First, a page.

We are, admittedly, painting these complicated and old social movements with a very broad brush but there are critical moments today when these basic incompatibilities have resulted in direct and immediate consequences. When Hillary Clinton said she would “put coal miners … out of work” it was not a misstep, it was an honest (if inadvertent) admission of our failure to articulate a fundamental political theory; to paint a coherent vision from the contradictory pallet of blue collar labor, green environmentalists and black and brown rights advocates.

An attempt to create exactly that vision is at the core of Teknokultura’s new special issue on “generative justice”. Generative justice is defined as “the circulation of unalienated value, under control of those who generate it”.  The idea came out of a six year NSF grant that brought together community organizers with humanities, science and engineering scholars in locations ranging from rural west Africa to New York’s inner cities. As we looked over the best outcomes—a DIY condom vending machine, math lessons using fractals in cornrow braiding, solar ink production for local weavers—a common pattern began to emerge. In every case that counted as success—where the underserved communities we worked with were able to access or build something that improved their material conditions—there was a very direct connection between labor and its rewards, or, what Marx would have called “unalienated value.” But our successes (and our many failures) did not center on labor value alone: there was also a lot of value that non-human allies in nature were producing, and a third category that was more about “expression”: unalienated sexuality, free speech, spirituality and the like. Unlike Marx’s ideal in which value was extracted and centralized before redistribution, these forms of value remained in unalienated form and circulated in a commons. It was a kind of justice from the bottom-up: if those who generate value stay in control, they can share the fruits of their physical, ecological, and expressive activities in a kind of gift economy of reciprocity and commons-based production.

Many of these successes were innovations rather than inventions. Condom vending machines have existed for a long time, but with a bit of help from computer-aided design and rapid prototyping, we ended up with a DIY machine that can be made using tools and parts commonly available in West Africa. Rather than requiring mass production in a high tech factory, this would keep the financial value in the community of use, and also help sustain local artisanal groups and traditions. Back in the US we made a similar move using simulations of African American cornrow hairstyles for math and computing education. In contrast to the vending machine’s focus on keeping labor value local, circulating these “heritage algorithms” was about the expressive value of black cultural tradition, which made for less alienating STEM lessons in inner city classrooms. Some of those students have started to create 3D printed versions of their work (image above), and two of the hairstylists have offered to display them in their shops to see if this can bring in more customers, and our engineering students are working on a switch to recycled plastic. AI and robotics is generally about replacing workers and deskilling jobs, but a generative approach to STEM can use these technologies to amplify the abilities of artisanal labor, expand access to cultural expression and improve ecological sustainability.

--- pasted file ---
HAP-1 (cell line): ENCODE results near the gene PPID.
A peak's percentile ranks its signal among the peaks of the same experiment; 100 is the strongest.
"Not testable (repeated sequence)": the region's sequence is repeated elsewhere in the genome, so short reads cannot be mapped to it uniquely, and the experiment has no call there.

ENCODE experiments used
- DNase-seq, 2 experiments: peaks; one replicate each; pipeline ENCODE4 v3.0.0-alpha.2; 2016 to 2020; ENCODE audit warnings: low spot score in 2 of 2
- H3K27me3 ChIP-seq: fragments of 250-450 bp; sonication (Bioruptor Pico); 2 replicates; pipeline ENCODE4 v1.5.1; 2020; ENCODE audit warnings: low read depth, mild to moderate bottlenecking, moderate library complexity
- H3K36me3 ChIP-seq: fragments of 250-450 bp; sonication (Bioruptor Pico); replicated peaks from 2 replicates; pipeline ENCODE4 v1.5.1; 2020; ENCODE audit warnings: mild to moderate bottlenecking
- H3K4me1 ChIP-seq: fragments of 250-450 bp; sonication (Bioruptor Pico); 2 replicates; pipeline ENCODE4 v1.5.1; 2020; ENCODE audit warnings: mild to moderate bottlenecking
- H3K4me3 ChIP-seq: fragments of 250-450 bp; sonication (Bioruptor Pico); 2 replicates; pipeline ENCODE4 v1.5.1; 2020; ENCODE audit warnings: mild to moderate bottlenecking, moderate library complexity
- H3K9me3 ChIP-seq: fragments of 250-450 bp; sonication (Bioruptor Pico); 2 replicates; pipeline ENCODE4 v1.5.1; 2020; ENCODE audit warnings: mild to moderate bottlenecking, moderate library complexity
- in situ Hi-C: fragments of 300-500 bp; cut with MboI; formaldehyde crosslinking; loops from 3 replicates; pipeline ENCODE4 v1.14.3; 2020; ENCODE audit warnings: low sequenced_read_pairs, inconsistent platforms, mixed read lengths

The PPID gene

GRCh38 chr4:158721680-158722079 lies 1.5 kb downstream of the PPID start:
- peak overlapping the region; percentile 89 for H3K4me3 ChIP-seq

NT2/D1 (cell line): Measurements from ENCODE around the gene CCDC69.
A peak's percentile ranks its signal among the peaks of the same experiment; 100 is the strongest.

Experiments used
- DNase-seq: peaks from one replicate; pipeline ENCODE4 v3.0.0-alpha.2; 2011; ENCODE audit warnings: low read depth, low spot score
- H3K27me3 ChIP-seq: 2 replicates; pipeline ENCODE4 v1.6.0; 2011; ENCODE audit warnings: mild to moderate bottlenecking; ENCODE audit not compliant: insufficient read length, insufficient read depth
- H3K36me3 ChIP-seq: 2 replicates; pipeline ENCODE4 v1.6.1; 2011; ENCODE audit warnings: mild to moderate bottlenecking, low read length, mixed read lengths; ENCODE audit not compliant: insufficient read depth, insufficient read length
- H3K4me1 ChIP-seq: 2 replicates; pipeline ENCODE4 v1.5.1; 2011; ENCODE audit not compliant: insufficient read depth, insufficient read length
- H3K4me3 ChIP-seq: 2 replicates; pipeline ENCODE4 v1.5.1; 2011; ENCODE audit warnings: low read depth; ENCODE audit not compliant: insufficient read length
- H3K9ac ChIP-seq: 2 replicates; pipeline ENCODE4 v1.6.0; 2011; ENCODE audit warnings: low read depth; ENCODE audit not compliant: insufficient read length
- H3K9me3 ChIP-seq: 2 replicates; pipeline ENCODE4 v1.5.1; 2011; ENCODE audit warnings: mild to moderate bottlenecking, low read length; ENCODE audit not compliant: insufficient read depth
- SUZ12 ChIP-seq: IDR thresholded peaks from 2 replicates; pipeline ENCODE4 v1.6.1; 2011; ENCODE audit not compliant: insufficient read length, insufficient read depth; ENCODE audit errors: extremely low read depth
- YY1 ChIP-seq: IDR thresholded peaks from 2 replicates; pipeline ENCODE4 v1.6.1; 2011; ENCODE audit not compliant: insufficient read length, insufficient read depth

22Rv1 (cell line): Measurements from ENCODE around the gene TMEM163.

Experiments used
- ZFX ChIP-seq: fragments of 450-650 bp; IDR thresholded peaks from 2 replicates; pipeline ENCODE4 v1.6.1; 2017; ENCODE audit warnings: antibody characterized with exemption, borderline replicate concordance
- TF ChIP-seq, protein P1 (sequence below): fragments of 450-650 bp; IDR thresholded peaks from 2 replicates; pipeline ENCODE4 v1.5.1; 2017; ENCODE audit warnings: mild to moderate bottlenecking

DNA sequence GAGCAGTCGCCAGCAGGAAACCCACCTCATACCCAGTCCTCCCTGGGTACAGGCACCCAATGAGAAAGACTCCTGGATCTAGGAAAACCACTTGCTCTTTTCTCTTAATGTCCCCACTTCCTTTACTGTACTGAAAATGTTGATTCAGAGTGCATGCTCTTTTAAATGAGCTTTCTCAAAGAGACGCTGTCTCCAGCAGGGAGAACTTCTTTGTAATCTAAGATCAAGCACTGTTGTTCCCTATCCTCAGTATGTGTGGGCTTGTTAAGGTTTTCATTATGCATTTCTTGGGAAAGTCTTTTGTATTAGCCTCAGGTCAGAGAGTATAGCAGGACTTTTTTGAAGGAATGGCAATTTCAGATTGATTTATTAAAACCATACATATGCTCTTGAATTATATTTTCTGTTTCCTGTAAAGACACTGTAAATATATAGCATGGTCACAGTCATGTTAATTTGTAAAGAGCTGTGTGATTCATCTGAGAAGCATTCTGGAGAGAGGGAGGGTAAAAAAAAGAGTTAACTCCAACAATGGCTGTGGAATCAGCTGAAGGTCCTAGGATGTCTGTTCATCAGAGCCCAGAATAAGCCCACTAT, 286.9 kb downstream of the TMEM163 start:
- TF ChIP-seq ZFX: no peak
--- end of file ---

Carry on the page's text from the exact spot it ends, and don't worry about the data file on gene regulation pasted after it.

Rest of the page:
How does all that apply to Trump’s election and destructive mismatch between labor, environment and civil rights? One of the Democrats’ greatest errors was promising that lost manufacturing jobs would be replaced by skilled labor in the tech sector or renewable energy in some soon-to-be-realized shiny future. None of the latinos laid off from Texas oil fields, white equipment installers without jobs in Indiana, or black auto workers replaced by the most recent wave of automation could see how this was going to get them a job next week. At best, it’s a promise that their children might get that education, but those sorts of promises have been broken more times than kept.

Generative justice, in contrast, gets at the fundamental issue at stake: unalienated labor means being in charge of the production process and seeing it directly benefit those around you. Building a political campaign with generative justice in mind actually has precedence. There are lots of real-world models for the sorts of value circulation that we call generative justice, but they are rarely gathered together under a coherent social analysis. Take for example the workers’ council movement in Czechoslovakia prior to the Soviet invasion of 1968. There were councils in 120 enterprises, for a total of about 800,000 employees–almost 1/6th of the national workforce who had a say in how labor was paced, managed and even what products were produced. These organizations ran much like a modern capitalist corporations but management and executive positions were democratically selected by and amongst workers. Each enterprise was independent, but interrelated, often inviting workers to sit as external members on hiring committees.